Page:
Mental Health + The Outdoors

October 10th is World Mental Health Day, and all day long, we’ve been having a conversation about depression and anxiety and other conditions. And we’ve been trying to figure out how the outdoors fits into that conversation.

Let’s start off with some stats…

  1. In the US, 43.9 million adults have or are currently experiencing mental illness (that’s 17.9% of the adult population)

  2. 18.1% of adults and 25.1% of children experience anxiety

  3. 9% of children have ADHD

  4. The average American is seated for 7.7 hours a day (and that doesn’t include sleeping)

  5. The average American kid, ages 0-12, spends 25-42 minutes outside a week (not including playing outdoor sports)


Basically, trends are showing that mental illness is on the rise, and time spent outdoors is continually decreasing.

My sophomore year of high school, my psychology teacher opened the class by saying, “Did you know… As ice cream sales increase, the murder rate also increases? Why?” and we all stared at him with puzzled looks on our faces. The answer, he told us, was heat. As it gets hotter outside, ice cream sales increase, and the murder rate also increases. My point is that correlation doesn’t equal causation. People weren’t killing other people because they got the wrong ice cream flavor. Instead, there was another reason. But, the two are still related.


People aren’t depressed because they are spending less time outdoors. There’s probably another reason there. But we do know something for sure. Study after study shows that the more time you spend outside, the less likely you are to have feelings of depression and anxiety.


“Imagine a therapy that had no known side effects, was readily available, and could improve your cognitive functioning at zero cost,” stated a 2008 paper describing the success of nature-therapy (which is basically psychology jargon for getting your booty outside).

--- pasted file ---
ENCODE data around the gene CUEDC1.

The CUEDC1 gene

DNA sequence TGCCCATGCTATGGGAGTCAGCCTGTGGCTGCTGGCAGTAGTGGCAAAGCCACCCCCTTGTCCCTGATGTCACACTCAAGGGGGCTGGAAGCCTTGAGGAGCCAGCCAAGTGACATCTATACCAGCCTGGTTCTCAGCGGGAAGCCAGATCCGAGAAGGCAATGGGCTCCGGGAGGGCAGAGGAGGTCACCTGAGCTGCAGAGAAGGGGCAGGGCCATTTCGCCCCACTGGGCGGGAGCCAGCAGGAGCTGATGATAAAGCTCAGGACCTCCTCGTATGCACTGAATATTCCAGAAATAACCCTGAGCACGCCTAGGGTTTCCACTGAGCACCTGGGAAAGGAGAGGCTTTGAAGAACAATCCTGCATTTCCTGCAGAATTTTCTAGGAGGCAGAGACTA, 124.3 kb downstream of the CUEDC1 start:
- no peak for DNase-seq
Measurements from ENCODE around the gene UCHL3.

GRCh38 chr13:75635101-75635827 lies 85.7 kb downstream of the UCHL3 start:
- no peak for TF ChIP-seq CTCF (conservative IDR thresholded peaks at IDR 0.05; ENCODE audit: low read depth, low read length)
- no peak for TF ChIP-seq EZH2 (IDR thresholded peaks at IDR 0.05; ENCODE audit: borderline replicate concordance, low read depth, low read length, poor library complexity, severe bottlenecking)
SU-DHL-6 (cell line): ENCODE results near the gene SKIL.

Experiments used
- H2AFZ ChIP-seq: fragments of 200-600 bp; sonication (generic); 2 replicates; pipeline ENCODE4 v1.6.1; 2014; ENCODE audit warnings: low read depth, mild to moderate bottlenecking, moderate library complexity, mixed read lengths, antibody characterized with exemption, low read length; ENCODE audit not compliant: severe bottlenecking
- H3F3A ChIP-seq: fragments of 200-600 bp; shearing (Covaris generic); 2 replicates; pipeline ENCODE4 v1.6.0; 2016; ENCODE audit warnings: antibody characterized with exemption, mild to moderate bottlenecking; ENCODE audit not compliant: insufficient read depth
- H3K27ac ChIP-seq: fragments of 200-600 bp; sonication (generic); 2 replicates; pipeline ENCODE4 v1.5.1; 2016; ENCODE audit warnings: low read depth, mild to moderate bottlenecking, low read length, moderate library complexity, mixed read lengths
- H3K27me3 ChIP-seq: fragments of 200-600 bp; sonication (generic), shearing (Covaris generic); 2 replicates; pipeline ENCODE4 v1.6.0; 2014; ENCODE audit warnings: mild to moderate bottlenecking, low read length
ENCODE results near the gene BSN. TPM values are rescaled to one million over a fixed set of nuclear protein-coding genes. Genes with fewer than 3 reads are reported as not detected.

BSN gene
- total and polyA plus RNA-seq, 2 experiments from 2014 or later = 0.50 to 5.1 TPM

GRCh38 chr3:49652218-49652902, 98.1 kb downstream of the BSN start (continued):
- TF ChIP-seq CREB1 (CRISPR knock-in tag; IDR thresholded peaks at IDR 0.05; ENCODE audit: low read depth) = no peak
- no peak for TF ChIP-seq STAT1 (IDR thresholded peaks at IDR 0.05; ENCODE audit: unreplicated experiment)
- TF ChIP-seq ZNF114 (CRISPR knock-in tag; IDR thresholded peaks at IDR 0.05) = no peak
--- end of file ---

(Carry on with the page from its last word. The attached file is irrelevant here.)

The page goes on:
They’ve found that there’s a strong link between exposure to nature and wellbeing. And they found that these positive effects can last up to 7 hours, especially among people that have a greater risk of developing mental health issues. So, a quick walk or bike ride in the mornings will leave you feeling good through your workday. (Plus, a walk at lunch time will get you through the lull of the day!)

In another study done on this subject, researchers found that outdoor walks are very “useful clinically as a supplement to existing treatments for major depressive disorder.” They went on to write, “every green environment improved both self-esteem and mood, and the mentally ill had one of the greatest self-esteem improvements.”

Research also shows that natural scents like roses, freshly cut grass and pine needles make you feel calmer and more relaxed. No wonder there are so many air fresheners in these scents... But, of course, nothing beats the real thing!

Now, the outdoors aren’t the end-all, be-all of mental health therapies. A 10-minute walk everyday likely won’t cure your depression. But when done in addition to other methods, it’s proven to be very helpful. The outdoors are more of a necessary method of self-care.

So, get up and get outside! I’m setting a goal for myself: start every morning with a 30-minute walk or bike ride. Set one for yourself too, and comment below what you’re doing to boost your mood.


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